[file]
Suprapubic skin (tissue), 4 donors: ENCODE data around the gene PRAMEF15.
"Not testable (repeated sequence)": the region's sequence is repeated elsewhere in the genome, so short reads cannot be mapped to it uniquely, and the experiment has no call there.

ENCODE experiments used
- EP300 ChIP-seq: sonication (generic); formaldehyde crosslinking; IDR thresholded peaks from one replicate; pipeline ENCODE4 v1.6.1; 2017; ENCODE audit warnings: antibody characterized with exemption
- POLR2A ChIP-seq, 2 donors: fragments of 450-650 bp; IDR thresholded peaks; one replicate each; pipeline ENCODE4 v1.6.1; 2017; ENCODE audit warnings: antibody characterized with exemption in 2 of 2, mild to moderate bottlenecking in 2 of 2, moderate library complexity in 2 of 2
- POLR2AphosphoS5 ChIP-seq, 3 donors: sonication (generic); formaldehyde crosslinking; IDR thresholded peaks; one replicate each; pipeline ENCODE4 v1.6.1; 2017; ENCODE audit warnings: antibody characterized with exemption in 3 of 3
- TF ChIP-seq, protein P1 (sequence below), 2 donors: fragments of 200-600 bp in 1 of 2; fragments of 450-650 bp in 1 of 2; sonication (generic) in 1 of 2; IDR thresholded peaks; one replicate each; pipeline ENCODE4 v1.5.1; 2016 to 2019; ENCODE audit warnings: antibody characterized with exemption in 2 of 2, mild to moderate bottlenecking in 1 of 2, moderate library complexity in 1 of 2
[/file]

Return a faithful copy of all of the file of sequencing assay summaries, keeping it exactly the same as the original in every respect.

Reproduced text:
Suprapubic skin (tissue), 4 donors: ENCODE data around the gene PRAMEF15.
"Not testable (repeated sequence)": the region's sequence is repeated elsewhere in the genome, so short reads cannot be mapped to it uniquely, and the experiment has no call there.

ENCODE experiments used
- EP300 ChIP-seq: sonication (generic); formaldehyde crosslinking; IDR thresholded peaks from one replicate; pipeline ENCODE4 v1.6.1; 2017; ENCODE audit warnings: antibody characterized with exemption
- POLR2A ChIP-seq, 2 donors: fragments of 450-650 bp; IDR thresholded peaks; one replicate each; pipeline ENCODE4 v1.6.1; 2017; ENCODE audit warnings: antibody characterized with exemption in 2 of 2, mild to moderate bottlenecking in 2 of 2, moderate library complexity in 2 of 2
- POLR2AphosphoS5 ChIP-seq, 3 donors: sonication (generic); formaldehyde crosslinking; IDR thresholded peaks; one replicate each; pipeline ENCODE4 v1.6.1; 2017; ENCODE audit warnings: antibody characterized with exemption in 3 of 3
- TF ChIP-seq, protein P1 (sequence below), 2 donors: fragments of 200-600 bp in 1 of 2; fragments of 450-650 bp in 1 of 2; sonication (generic) in 1 of 2; IDR thresholded peaks; one replicate each; pipeline ENCODE4 v1.5.1; 2016 to 2019; ENCODE audit warnings: antibody characterized with exemption in 2 of 2, mild to moderate bottlenecking in 1 of 2, moderate library complexity in 1 of 2